In the event that only the contribution of a complementary feed is necessary to maintain the population, it must be pasty.
It is essential to begin the season with as little varroa as possible, since the population will double or triple monthly, and the hive may collapse within a few months. At the beginning of spring, the efficacy of the autumn varroa treatment should be reviewed to evaluate the growth of the residual varroa population. Winters as hot as 2022/2023 force us to stay on guard. After monitoring varroa in the apiaries, the necessity of a spring treatment against varroa should be reviewed.
It is recommended to monitor at least 10 hives per apiary and approximately 25% of all hives in bigger apiaries (>30 colonies). Ideally, colonies from both the edges and the centre of the apiary should be checked. Colonies with suspicious symptoms such as bees with deformed wings (photo 8) disposed pupae (photo 9), or the presence of dead varroa mites in front of the entrance or at the edges should be prioritized for monitoring.
Monitoring of the varroa population can be done on adult bees or on worker offspring. Approximately 1/3 of the varroa population will be on the adult workers of the brood chamber at this time of year, and the remaining 2/3 will be reproducing in the capped brood.
Direct observation of varroa mites on adult bees is not reliable, since only about 20% of them are visible in the middle and upper part, 80% of mites are not visible, attached to the ventral part of the bee. It is necessary to detach them for an accurate estimation of the infestation. For reliable monitoring of the adult bees, about 200-300 workers should be taken from a honeycomb with capped brood, and the mites should be detached with powdered sugar or alcohol.
For monitoring of the worker brood, about 200 cells should be decapped with an extremely sharp knife, or a cutter, and emptied by hitting the lid of a neighboring hive. Monitoring drone brood is not reliable, since it is usually located on the edges of the brood area. It is possible that mites have not yet spread to it, and we obtain false results regarding the presence of varroa.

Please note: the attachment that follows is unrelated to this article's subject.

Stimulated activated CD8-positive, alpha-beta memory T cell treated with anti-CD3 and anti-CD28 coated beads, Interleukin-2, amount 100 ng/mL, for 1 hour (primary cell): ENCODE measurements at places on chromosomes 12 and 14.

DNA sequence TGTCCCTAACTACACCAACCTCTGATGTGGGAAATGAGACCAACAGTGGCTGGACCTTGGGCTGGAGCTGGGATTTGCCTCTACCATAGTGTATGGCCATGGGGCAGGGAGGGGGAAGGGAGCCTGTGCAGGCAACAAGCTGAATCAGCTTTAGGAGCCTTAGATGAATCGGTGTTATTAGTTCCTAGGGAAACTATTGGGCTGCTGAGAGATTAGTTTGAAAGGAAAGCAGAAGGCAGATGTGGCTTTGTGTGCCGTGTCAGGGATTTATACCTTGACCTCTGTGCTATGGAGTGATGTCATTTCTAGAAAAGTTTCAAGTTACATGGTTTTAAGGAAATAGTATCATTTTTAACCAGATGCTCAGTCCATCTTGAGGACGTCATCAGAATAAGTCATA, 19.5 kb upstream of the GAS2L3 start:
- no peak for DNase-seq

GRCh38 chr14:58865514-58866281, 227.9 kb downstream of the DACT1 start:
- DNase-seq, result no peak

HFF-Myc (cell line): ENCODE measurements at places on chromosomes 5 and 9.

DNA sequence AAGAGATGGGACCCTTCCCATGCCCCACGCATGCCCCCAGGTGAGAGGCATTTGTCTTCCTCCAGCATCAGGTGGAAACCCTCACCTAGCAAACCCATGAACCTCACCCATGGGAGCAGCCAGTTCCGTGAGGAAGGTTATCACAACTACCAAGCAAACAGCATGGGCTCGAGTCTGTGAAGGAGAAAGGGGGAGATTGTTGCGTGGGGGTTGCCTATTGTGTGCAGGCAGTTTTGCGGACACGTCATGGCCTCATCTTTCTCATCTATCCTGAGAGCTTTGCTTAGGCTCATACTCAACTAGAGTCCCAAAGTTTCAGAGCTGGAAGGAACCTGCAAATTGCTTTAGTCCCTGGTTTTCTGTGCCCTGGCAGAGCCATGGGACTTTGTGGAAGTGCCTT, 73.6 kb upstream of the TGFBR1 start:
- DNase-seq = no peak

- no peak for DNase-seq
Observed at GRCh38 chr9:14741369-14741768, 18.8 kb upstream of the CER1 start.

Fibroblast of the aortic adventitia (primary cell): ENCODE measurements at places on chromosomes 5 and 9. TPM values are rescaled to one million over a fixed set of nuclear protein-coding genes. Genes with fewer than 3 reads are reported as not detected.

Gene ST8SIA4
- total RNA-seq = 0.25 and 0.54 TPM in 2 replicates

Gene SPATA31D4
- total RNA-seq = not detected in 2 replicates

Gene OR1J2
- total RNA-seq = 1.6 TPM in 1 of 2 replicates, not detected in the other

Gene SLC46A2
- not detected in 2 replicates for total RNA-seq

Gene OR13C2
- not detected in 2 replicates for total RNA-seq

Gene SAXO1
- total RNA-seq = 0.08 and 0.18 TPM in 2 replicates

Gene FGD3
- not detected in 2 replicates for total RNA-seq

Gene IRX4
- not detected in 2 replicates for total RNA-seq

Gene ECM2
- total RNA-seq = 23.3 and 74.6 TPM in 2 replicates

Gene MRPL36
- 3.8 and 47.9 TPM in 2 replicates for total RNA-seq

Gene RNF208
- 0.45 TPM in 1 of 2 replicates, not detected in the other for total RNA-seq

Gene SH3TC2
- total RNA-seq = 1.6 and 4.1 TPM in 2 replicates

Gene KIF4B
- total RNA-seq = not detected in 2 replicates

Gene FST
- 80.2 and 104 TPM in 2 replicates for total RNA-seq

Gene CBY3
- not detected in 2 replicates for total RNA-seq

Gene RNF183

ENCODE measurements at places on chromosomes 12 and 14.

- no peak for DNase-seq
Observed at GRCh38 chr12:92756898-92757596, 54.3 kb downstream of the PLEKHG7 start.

Threshold levels are 3% on worker bee and 9% on worker operculated brood.
During the winter a certain percentage of mortality will have reduced the number of colonies. In spring, we must replace them to keep the size of our operation stable. Spring is the natural time of reproduction of many species, including bees which develop a swarm instinct. We must try to control that instinct and direct it towards the renewal of the old queens, replace dead hives and, if possible, focus on the production of swarms for sale.
We can simply divide those hives that have produced the best harvest in the previous year, have not had disease problems, and are gentle. The splits resulting from division (“blind nucleus”) will breed its own queen, and, in a month or so, we will have a new hive with a new queen laying.
If we want to be well-prepared in advance, we can previously produce the necessary queens, always from selected hives. Or we can buy them from a warranty provider (queen breeder).
This early into the season, we sometimes see a lack of capped brood cells or even absence of capped cells. This is the ideal prerequisite to apply a varroa control treatment. The smaller the brood area in a hive, the better the effectiveness of all varroa treatments, and the easier it will be to apply them.
The quality of the honeycomb wax is vital. Old, black wax is due to accumulated residues from agrochemicals and varroa treatments, contains a higher number of spores and pathogens, and transmits heat worse than new beeswax.
Spring is also the ideal time for the renovation of approximately 20–30% of the old honeycomb. The damaged, old honeycomb, or frames adjacent to the varroa treatments, should be moved to the sides of the hives. When there is entry of nectar and pollen the time comes when the bees will “whiten” the wax, if the hive has a sufficient population size. We should be able to observe wax sticks, whitish, on top of the frames or / and honeycombs (Photo 10). This growth of the bee population and resource storages is the ideal time to introduce new wax foundatation, better in heated positions, in contact with the brood, and, according to population and meteorology, at first without splitting their nest due to the risk of setbacks.